While the ubiquity of good coffee has its obvious benefits for coffee lovers, it also raises the spectre of market saturation and business sustainability. As good coffee houses open everywhere, they’re no longer rare nor special.
Earlier this month, in response to news of Verve Coffee Roasters planning to open a future location in SF’s Castro District, SFist asked a newly valid question: “Hasn’t the Castro reached Peak Coffee”?
SFist is probably being a little alarmist before we have to worry about carpet-bombing-levels of good coffee in the neighborhood. Verve would have something a little different to say than the others already there, but the nagging old question of espresso sameness comes up. I would be particularly concerned if someone was planning to open yet another coffee shop serving Blue Bottle from La Marzocco machines just like the seven others within a three-block radius.
But in such a saturated environment, discovering a new coffee house with something a little different to offer can be a draw. Sometimes you have to go as far out as Martinez to find something that unique.
Opening in the latter half of 2013, Mountain Grounds is in the middle of nowhere but is unique enough, and has high enough quality standards, to make it well worth a visit. If nothing else for the uniqueness of its coffee sourcing.
Located in a Martinez strip mall of four stores (what else are you going to find outside of old downtown Martinez?), it’s a tight space inside with window counter seating in front and hardly a few seats next to the service counter. Outside there are a few café tables along the sidewalk under the strip mall porticos — along with a couple of lounging chairs and a heat lamp.
Owner John Cassidy and his wife, Danielle, gregariously operate this shop. One of John’s longtime friends is Gary Theisen of Revel Coffee Roasters in Billings, Montana. Revel ships in the coffee from Montana every Monday. (The shop’s working business phone number also betrays John’s Montana roots.)
Mountain Grounds follows some creative small-town practices, such as accepting orders via SMS text in advance. (Easier to handle with low volumes.) They also offer a variety of specialty coffee drinks, including crème brûlée lattes (set aflame before being served for the crispy top) and the S’more. At one side of the cramped shop is a menu on the wall titled “A Taste of 3rd Wave Coffee Shops”, which features a double ristretto, a 1 ‘N 1, a macchiato, a cortado, a cappuccino, and a con panna.
They pull espresso shots from a newer two-group Nuova Simonelli with a modest layer of even, medium brown crema with good coagulation. There’s a fruity brightness in the cup of cherry and berry, but a lack of the apple-like acidity that you might find with typical coffee from newer Cali roasters (e.g., Sightglass). This makes it a unique and rather balanced cup.
Milk-frothing here is pretty even. They offer weight-measured Chemex and pour-over coffee. The shop’s loyal following includes those who also take home Revel beans, which are packaged in clear plastic drinking cups with lids. With no real sink in this tiny shop, coffee drinks are served in paper only except for large ceramic logo cups for the bigger milk-based drinks.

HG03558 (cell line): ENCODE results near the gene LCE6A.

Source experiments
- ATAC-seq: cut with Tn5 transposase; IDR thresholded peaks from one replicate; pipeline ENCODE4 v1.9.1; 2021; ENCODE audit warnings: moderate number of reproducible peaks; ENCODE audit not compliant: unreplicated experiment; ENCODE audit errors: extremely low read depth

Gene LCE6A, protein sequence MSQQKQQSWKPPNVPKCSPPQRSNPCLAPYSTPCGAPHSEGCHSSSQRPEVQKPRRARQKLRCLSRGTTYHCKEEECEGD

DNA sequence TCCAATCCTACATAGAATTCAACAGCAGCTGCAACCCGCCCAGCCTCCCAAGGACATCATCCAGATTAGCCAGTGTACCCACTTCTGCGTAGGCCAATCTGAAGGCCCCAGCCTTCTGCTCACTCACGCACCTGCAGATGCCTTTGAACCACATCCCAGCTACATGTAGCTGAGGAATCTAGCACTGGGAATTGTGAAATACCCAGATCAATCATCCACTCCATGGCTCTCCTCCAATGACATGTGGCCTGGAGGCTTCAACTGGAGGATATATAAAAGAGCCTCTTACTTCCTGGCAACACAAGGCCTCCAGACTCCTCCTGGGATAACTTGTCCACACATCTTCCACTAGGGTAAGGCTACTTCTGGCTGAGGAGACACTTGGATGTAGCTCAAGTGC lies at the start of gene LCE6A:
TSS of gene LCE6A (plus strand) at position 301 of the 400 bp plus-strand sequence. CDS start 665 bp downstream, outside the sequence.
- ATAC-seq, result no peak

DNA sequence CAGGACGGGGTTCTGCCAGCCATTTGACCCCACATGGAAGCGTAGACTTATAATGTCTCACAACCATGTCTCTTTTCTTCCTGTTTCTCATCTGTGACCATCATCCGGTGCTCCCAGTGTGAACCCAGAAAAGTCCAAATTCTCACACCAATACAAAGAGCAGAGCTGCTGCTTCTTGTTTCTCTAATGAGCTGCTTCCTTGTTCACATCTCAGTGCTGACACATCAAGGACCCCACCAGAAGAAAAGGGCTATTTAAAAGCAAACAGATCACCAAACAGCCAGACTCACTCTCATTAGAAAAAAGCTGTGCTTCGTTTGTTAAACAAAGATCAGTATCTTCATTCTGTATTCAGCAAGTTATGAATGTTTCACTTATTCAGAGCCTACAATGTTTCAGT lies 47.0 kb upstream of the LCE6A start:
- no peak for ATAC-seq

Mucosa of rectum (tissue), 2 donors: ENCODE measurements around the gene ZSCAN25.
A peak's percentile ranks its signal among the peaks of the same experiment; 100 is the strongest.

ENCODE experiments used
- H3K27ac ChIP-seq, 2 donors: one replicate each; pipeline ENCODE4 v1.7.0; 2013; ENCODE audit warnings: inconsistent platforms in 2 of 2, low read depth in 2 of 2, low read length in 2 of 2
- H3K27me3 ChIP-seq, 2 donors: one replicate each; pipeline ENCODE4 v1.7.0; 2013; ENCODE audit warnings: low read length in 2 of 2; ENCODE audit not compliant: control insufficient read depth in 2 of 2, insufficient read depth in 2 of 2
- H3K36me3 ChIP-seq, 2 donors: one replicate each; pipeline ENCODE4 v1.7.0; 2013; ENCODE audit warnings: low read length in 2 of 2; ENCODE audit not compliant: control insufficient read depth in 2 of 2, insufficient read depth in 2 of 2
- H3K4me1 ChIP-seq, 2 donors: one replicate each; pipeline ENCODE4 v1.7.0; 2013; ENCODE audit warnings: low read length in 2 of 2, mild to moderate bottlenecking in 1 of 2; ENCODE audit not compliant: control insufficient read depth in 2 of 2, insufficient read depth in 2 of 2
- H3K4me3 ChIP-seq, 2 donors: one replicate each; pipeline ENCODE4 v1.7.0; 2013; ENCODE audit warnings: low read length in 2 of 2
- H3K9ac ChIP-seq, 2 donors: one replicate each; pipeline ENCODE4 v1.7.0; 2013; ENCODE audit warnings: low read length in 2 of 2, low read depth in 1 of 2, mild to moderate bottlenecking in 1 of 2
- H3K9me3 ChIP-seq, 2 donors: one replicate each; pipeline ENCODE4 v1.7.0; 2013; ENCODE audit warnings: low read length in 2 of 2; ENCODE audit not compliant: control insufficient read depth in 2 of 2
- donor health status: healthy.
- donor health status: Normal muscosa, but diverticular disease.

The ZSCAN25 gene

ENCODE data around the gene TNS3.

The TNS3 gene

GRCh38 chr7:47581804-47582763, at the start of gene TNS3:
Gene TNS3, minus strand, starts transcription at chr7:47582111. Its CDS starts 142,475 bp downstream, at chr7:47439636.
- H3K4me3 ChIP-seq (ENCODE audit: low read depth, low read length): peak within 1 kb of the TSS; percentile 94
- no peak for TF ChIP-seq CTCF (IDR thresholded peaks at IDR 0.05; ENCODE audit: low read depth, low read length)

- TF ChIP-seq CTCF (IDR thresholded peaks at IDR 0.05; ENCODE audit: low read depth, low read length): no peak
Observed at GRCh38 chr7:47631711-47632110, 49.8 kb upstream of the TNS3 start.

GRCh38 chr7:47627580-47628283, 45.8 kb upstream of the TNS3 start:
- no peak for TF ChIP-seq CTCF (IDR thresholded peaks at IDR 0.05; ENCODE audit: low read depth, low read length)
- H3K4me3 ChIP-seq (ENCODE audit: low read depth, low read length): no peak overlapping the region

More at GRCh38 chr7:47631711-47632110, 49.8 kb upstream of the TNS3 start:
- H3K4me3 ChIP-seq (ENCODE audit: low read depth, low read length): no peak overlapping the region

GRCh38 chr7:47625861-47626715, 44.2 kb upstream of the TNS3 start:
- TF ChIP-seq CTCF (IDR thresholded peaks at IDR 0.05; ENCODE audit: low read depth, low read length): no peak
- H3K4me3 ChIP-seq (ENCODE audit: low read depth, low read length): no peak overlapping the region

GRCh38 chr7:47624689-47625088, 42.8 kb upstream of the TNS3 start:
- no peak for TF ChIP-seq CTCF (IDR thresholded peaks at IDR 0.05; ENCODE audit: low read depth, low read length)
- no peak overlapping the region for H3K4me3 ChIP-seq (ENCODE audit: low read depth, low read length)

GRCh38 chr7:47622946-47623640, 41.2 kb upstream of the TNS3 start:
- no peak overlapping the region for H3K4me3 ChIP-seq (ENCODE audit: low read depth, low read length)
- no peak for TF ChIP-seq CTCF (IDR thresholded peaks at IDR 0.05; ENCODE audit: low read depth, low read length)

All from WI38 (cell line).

Read the review of Mountain Grounds in Martinez, CA.
It has been over 20 years since I last spent real time in Arizona. And back then it was either the Flagstaff or Tucson areas — deliberately not Phoenix, with its then-legendary saturation of Denny’s-per-square-mile, above-ground cemetery lifestyle, all the bad things about Los Angeles (smog, traffic) and none of the good (beaches, movie stars), and in-state locals who frequently tried to extricate those they felt were trapped in Phoenix itself.
Did I unfairly give Phoenix a bad rap without spending any first-hand time there? Absolutely. Is it for me? Phoenix can be very scenic and pretty, despite traffic landmarks like The Stack, and the people are outwardly nice in a way that would make any Bay Area resident suspicious. However, it’s probably a place I’ll visit but keep in the arm’s-length acquaintance category, even if I know and met a number of locals who love it there. One of my Über drivers raved about the area, but then he grew up in Sudan.
No matter — much like the rest of America these days, there’s good coffee to be had in town.
Sola Coffee Bar previously stood on this Old Town Scottsdale location, until the owners wanted out of the business in 2011. (Scottsdale sits as a large suburb on the northeast of the Phoenix border.) Jason Silberschlag, owner of the Cartel Coffee Lab chain, loved the location and moved in immediately.
It’s a relatively modest space with exposed wooden panels and fans on the ceiling, a number of exposed supporting posts, and an open art-gallery like space. Outside there’s a sidewalk bench. Inside there is stool seating along the street windows in front and some long, cushioned seating along internal glass walls with small café tables designed like small, squat sections of tree stumps. The few real tables inside are the size of picnic benches with various red and white colored metal chairs about.